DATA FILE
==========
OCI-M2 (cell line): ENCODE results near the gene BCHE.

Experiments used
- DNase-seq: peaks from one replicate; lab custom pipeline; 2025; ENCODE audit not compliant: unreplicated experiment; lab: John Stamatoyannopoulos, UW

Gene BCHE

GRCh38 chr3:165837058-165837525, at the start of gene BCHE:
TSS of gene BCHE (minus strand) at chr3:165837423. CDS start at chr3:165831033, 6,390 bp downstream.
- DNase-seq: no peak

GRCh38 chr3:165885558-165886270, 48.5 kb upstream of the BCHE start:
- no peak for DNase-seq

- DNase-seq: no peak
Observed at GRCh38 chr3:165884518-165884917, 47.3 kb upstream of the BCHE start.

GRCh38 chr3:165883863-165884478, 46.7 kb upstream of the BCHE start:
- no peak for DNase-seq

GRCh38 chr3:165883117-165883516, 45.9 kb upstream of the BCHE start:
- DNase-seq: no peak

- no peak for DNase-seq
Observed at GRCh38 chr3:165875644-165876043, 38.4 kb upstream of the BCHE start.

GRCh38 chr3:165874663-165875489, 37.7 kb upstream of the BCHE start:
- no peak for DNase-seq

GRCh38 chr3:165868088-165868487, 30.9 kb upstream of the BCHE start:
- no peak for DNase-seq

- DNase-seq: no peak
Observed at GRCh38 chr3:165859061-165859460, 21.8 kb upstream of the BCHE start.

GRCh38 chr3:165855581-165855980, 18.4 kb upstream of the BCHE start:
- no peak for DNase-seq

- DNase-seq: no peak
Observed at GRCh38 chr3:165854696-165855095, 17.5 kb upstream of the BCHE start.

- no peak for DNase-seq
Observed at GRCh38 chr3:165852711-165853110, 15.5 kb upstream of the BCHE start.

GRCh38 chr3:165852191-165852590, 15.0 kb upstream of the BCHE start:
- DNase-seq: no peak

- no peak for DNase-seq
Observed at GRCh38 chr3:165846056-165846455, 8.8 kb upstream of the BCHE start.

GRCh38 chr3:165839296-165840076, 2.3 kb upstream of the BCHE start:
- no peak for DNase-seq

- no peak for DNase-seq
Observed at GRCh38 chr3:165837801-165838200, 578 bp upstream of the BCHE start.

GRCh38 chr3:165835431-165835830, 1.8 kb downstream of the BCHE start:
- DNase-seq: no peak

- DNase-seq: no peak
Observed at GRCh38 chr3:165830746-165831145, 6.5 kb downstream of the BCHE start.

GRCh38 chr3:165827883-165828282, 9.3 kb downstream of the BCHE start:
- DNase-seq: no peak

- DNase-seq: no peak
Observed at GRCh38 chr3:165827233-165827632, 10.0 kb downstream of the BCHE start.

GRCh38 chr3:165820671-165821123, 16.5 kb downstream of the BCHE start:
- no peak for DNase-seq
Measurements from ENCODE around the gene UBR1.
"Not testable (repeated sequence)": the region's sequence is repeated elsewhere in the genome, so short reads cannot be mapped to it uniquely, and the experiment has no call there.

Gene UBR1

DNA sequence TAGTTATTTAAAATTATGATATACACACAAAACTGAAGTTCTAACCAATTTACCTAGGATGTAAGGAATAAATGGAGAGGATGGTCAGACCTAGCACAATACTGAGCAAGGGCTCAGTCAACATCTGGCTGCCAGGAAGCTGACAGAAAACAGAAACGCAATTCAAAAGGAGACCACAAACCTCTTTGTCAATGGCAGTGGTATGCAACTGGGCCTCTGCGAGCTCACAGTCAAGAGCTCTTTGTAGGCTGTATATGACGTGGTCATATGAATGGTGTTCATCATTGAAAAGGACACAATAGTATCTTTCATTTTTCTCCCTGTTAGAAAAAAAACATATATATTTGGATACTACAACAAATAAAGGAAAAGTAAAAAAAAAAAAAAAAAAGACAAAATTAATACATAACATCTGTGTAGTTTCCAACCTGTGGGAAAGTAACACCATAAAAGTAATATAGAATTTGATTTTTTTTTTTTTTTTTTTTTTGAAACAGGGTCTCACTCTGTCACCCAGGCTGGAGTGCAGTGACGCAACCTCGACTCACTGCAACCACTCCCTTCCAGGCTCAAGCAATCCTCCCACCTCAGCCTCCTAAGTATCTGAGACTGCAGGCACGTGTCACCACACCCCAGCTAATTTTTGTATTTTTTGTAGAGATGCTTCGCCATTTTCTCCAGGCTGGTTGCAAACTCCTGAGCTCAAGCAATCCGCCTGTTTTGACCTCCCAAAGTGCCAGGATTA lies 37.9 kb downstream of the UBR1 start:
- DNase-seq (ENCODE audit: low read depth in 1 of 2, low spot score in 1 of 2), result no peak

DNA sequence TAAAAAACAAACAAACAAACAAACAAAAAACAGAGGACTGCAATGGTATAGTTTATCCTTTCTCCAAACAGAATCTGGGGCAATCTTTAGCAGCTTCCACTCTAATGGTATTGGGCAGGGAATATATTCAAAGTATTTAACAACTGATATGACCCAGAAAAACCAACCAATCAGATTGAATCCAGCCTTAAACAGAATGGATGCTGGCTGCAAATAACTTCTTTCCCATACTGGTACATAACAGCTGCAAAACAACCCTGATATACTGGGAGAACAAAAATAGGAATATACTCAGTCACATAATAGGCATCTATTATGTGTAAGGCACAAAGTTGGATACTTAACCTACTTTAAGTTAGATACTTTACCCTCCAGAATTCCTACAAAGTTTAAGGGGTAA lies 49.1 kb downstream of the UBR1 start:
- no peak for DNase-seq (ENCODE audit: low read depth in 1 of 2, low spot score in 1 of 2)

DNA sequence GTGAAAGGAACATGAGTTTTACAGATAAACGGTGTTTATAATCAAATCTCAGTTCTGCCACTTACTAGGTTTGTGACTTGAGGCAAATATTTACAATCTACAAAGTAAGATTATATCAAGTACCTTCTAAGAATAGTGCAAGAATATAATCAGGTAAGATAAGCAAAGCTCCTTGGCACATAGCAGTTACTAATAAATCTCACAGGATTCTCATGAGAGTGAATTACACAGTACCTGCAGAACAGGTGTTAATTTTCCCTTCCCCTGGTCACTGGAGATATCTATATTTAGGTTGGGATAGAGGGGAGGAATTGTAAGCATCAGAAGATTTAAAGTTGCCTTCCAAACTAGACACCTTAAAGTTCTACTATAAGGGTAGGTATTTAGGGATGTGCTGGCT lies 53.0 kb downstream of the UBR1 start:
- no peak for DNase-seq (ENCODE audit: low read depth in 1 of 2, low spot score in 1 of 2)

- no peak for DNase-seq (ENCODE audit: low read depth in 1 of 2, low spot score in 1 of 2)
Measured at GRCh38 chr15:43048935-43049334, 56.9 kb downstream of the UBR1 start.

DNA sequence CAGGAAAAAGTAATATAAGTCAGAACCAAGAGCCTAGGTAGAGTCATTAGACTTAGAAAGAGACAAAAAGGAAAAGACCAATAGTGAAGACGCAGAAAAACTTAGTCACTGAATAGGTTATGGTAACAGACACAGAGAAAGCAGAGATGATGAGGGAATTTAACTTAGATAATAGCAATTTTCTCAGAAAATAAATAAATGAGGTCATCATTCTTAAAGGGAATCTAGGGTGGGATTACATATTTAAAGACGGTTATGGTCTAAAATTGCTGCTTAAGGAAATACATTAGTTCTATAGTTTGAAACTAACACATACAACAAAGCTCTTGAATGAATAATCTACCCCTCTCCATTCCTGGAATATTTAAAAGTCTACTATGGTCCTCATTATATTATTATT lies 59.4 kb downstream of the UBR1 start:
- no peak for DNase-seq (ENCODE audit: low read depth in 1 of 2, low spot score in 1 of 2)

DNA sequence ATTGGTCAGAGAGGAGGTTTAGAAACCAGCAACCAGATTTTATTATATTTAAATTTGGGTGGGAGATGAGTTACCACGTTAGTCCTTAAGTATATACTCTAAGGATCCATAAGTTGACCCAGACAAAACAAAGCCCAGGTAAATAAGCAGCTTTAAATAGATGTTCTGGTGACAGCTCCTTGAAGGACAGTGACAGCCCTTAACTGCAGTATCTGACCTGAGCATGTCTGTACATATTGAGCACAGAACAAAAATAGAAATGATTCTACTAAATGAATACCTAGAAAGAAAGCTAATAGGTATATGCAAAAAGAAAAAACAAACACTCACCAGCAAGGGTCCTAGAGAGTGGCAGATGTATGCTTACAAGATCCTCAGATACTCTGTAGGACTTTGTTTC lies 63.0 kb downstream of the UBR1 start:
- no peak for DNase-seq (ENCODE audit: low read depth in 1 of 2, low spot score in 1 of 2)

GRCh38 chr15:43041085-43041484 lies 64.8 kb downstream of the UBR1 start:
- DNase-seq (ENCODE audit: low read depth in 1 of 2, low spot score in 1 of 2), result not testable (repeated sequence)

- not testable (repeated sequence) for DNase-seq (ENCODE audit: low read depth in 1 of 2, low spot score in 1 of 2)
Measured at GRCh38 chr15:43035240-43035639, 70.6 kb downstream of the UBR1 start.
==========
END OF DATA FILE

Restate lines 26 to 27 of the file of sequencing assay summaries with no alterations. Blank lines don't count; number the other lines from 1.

- DNase-seq: no peak
Observed at GRCh38 chr3:165854696-165855095, 17.5 kb upstream of the BCHE start.